THIS WAS RECEIVED BY THE FRONT OFFICE...I REMOVED THE NAMES
AND THOUGHT THAT IT WAS WORTH PASSING..."WE" ARE DIFFERENT AND
I APPRECIATE EACH OF YOU WHO HAVE GIVEN THIS DIGNITY AND "LOVE"
TO OUR FALLEN MARINES.
On Friday, 28 April my family, myself and my brother's family
visiting from Calif were visiting Arlington Cemetery.
We saw the usual sights; Lee's home, Kennedy gravesite and the
Tomb of the Unknown Soldier.
As we were preparing to depart, far off in a treeline I
caught the sight of Marine Dress Blues. Two platoons of
your Marines, accompanied by a contingent from the Drum &
Bugle Corps were practicing drill. I couldn't leave without
finding out what was going on so I stopped a Major who told
me that they were preparing to conduct a funeral service for
a WWII Marine veteran. Never one to pass up an opportunity
to observe Marines in action, I "modified" our sightseeing plans
for a few minutes so that we could observe the preparations,
including the Caisson Platoon from the 3d Infantry.
That decision to change our plans turned out to be one of
the best calls I ever made.
While we did not intrude on the actual funeral we were able
to observe the dignity and professionalism exhibited by all
the Marines as they formed up, greeted the family, transferred
the urn to the flag draped casket and slowly marched off into
the cloudy morning as the band struck up that familiar
old hymn "Onward Christian Soldiers". It was a truly moving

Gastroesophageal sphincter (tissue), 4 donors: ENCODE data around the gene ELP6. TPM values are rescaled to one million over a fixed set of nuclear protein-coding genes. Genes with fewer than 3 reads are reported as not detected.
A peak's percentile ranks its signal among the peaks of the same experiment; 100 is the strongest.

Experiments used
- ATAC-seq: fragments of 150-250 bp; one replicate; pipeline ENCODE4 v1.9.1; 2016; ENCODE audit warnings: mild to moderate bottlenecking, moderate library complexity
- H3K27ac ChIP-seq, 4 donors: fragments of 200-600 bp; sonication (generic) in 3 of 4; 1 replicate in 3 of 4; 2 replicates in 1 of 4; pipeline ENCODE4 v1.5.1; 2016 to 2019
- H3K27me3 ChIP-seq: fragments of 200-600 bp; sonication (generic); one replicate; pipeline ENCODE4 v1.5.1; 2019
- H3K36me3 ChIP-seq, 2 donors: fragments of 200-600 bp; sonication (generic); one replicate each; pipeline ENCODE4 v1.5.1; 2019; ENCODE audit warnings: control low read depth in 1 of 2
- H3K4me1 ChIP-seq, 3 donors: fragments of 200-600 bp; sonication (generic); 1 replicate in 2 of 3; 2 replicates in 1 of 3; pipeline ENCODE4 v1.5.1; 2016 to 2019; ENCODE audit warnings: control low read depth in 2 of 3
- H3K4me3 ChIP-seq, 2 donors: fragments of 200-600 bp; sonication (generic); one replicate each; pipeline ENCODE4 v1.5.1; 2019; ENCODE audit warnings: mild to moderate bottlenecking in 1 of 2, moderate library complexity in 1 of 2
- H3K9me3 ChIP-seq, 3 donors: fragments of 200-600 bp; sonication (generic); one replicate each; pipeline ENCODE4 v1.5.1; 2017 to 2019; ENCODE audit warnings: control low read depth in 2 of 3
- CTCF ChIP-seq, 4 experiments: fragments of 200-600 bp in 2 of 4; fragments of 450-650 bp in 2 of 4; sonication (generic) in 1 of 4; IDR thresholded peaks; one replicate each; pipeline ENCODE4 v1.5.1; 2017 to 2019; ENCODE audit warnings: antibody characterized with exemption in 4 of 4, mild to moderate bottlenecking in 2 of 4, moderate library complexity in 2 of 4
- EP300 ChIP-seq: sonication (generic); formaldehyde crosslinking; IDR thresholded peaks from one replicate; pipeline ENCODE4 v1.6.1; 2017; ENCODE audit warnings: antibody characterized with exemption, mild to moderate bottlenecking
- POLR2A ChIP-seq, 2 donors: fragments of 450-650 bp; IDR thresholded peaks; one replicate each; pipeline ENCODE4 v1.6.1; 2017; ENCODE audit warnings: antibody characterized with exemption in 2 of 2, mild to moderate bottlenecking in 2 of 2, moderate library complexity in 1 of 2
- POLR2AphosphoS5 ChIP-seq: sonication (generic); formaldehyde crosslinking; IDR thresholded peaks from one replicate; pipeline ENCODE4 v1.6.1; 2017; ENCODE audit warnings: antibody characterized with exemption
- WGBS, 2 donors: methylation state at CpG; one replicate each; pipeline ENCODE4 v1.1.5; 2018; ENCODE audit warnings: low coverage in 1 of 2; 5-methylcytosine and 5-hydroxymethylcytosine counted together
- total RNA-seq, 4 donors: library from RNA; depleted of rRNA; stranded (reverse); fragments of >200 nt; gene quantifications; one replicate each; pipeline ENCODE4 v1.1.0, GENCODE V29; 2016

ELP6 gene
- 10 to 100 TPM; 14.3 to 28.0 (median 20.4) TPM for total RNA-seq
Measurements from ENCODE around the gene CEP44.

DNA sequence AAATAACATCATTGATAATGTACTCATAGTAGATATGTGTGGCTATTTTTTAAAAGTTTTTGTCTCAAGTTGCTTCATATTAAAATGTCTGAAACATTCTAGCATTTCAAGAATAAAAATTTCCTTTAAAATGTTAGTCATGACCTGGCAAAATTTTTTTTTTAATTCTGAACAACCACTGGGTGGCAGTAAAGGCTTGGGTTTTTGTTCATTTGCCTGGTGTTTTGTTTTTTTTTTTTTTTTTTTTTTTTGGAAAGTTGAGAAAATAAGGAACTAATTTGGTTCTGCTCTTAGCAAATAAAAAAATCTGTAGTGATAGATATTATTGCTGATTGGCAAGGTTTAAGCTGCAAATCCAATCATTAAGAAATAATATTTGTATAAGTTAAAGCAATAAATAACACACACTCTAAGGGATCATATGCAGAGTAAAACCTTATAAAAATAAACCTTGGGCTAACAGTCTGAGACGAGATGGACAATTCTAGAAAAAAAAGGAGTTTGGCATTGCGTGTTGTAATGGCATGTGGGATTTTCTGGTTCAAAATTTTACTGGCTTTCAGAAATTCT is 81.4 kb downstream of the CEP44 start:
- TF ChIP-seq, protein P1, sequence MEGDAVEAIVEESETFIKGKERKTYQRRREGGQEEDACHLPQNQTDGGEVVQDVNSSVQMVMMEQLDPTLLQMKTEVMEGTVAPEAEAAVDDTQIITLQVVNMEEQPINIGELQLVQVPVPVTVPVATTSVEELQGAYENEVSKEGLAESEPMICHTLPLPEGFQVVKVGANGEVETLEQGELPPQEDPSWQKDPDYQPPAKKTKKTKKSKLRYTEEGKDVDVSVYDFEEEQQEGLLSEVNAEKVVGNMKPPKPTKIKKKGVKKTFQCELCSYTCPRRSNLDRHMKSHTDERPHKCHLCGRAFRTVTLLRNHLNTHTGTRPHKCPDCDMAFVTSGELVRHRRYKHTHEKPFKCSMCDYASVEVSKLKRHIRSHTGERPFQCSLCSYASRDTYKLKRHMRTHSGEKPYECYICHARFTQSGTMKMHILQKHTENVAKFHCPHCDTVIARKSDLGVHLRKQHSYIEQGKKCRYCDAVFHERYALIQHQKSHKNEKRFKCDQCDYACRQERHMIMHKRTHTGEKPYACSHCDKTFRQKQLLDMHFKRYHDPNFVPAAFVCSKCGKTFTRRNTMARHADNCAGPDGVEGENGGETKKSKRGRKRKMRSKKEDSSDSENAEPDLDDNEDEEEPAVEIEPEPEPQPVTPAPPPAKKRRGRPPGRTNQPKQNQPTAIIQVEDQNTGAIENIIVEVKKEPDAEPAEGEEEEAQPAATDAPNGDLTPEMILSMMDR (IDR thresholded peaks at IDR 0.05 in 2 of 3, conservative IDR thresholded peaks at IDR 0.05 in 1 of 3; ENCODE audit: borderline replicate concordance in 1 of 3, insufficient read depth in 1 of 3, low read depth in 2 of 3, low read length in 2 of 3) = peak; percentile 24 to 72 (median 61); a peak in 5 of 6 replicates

experience. One that reinforced my pride in our Corps
and our continuing commitment to care for our own.
As the procession moved off down the street I was asked
by a passerby and his family why the Marines were there.
I told him that they were burying a Marine from WWII.
He shook his head and said, "That's why you guys are who you
are. You care about each other. I'm an Air Force vet and
I'll bet we don't do much of anything at all."
Most meaningful to me was the reaction of one of my sons
who has grown up as a Marine kid but never demonstrated too
much interest. He sat off by himself on the grass watching
the whole event, never saying a word. As we left the Cemetery
that morning he sidled up to me and told me that Arlington was
the best place we had visited and that he hopes to be a Marine.
I thank your Marines for that.
That chance morning encounter in Arlington moved my entire
family, increased the bond between my boy and myself and provided
a reminder to me of how wonderful it is to be in our Corps.
Please accept my profoundest thanks for that unexpected opportunity.